From the Viewsroom

Identity crises

Jinoy Jose P | Updated on January 31, 2020 Published on January 31, 2020

Calls for linking Aadhaar to voter id, bank accounts have resurfaced

Recent instances of authorities aggressively prompting citizens to link their electoral cards with the unique identification number are a matter of concern. The Supreme Court has said that linking Aadhaar to other ids and bank accounts could amount to privacy being compromised. Yet, after a lull, scores of banks have also started asking their consumers to link their accounts with the Aadhaar number, calling it ‘mandatory’ under law. Given that the country is going through a difficult and uncertain phase where matters such as identity, citizenship and voting rights have become fodder for intense public debate — especially after the passage of the new Citizenship Amendment Act, which has polarised the society along socio-political and religious lines, mainly over how ‘citizenship’ should be defined and determined and maintained — the latest push to ‘link’ Aadhaar would appear to have links with the CAA, the now controversial National Population Register and the National Register of Citizens, according to many rights activists.

The Aadhaar story is an long one, and its use and alleged abuse had triggered controversy in the recent past. Debates raging around the UID have not settled yet. Critics say the linking of Aadhaar to welfare programmes and other essential and important services and programmes allows for state overreach and micromanagement of the citizenry, which will end up giving the government Orwellian powers that could undermine the basic tenets of democracy. If you juxtapose this scenario with the current CAA controversy, an uneasy picture emerges. This is totally uncalled for. The government should wait to clear the air on the CAA before pushing to link Aadhaar with voter ids, if at all necessary.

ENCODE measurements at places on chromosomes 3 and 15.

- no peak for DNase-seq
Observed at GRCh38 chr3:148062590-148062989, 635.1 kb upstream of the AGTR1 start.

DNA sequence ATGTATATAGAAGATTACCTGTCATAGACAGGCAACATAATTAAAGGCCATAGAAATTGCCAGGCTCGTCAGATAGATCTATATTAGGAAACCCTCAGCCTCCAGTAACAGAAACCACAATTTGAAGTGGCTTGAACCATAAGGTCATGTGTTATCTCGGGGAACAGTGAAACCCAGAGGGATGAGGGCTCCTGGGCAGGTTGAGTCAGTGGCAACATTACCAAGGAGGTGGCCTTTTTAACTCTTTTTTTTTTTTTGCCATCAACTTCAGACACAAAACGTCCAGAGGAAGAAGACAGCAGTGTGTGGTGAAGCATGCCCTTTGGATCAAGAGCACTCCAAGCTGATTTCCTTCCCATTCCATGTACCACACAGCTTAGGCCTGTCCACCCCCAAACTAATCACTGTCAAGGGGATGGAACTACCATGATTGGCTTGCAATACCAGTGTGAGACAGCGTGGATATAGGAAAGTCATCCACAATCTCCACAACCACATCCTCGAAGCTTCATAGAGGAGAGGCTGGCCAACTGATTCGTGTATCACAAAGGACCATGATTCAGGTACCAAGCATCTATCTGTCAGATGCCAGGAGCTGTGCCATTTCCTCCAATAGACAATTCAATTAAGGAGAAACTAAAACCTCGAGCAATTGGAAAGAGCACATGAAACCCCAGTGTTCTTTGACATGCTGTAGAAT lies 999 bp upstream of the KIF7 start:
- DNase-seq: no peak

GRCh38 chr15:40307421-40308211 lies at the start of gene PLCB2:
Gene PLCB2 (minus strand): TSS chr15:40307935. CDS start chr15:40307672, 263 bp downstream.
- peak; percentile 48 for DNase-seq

Banks and other agencies, which have now resumed sending messages to customers asking them to link the UID with their accounts, must know that their actions involve an apparent breach of SC guidelines, and must desist from confusing customers. People are wary of juggling with multiple identity cards and documents which, unfortunately, have not introduced any visible enhancements to the services they have been receiving for years. On the contrary, such identity approval missions and their allied ‘benefits’ have made life a lot more difficult in recent times.

The writer is Deputy Editor with BusinessLine

Published on January 31, 2020
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